The fallout over the arrest on corruption charges last week of prominent lobbyist Richard Lipsky swept across Queens and the city.
Lipsky, a slight, moustached, dapper man who assumed the persona of a hero to small businesses, has worked throughout New York City for a wide range of clients, including anti-development organizations and a prominent developer.
He turned himself in last Thursday in connection with a federal corruption probe alleging that he indirectly injected lobbying fees totaling $252,000 into an account accessible by state Sen. Carl Kruger (D-Brooklyn) in hopes of encouraging him to take official actions to benefit Lipsky’s clients.
The 63-year-old faces charges of corruption and money laundering conspiracy, and faces 40 years in prison if convicted of the charges. He was released on his own recognizance last Thursday.
Lipsky’s most prominent role in Queens has been his nearly two-year tenure as a lobbyist for Willets Point United, a group of Iron Triangle property owners, many of whom are facing the prospect of the city seizing their land through eminent domain.
“On advice of counsel, I really can’t comment,” Lipsky said in a telephone call Monday evening. “Any comment has to come from the Willets Point people themselves, and they are continuing to retain me.”
Willets Point United was keeping Lipsky’s services as of Monday, bucking the trend of cutting ties with him set by many of his other clients and associates. The group paid Lipsky $57,500 in 2010, according to lobbying records.
“The allegations have nothing whatsoever to do with Willets Point, and we consider that Dr. Lipsky has done a most effective job on behalf of WPU to expose the severe negative impacts of the proposed Willets Point development,” the group said in a lengthy statement on its website. “WPU is motivated, indefatigable, and inspired by Dr. Lipsky’s contact with federal enforcement agencies.”
Forest City Ratner Cos., the developer of the controversial Atlantic Yards project in Brooklyn, a flashpoint in the national eminent domain debate, hired Lipsky, effectively barring him from being able to work on behalf of project opponents.
Joe DePlasco, a spokesman for the developer, said Lipsky worked for Forest City Ratner as a consultant for about five years before he was terminated last week.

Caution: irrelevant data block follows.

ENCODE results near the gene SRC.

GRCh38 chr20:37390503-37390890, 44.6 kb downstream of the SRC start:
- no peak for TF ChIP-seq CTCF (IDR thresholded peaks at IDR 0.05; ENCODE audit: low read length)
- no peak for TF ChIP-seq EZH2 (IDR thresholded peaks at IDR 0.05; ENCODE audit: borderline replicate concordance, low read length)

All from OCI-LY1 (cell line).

“He actually worked on issues related to youth and sports. His background is in sports. He has a doctorate in sports psychology or something like that,” DePlasco said. “He was a consultant, so he wasn’t directly employed.”
Lipsky was also fired by other clients, including the Partnership for New York, the Retail, Wholesale and Department Store Union and the Red Apple Group.
Lipsky published a number of academic papers on sports-related issues in the 1970s and ’80s, including “Political and social dimensions of sports” in 1984.
At a protest last month, Lipsky railed against the methods the city has used in pursuing Willets Point for redevelopment.
“The entire process needs to be overturned because it was utilizing illegal lobbying operations,” Lipsky said at the time.
Sen. Tony Avella (D-Bayside), an outspoken opponent of the $3 billion plan to redevelop Willets Point, spoke at that same protest. He said Friday he was “very surprised” to hear that the lobbyist worked on both sides of the eminent domain issue.
“I wouldn’t have expected Lipsky to be involved, but it’s symptomatic of the system,” he said. “How the hell can you be involved in helping the Willets Point owners fight the misuse of eminent domain and yet you’re supporting the misuse of eminent domain by Ratner at Atlantic Yards in Brooklyn?”
Reach reporter Connor Adams Sheets by e-mail at csheets@cn
©2011 Community News Group
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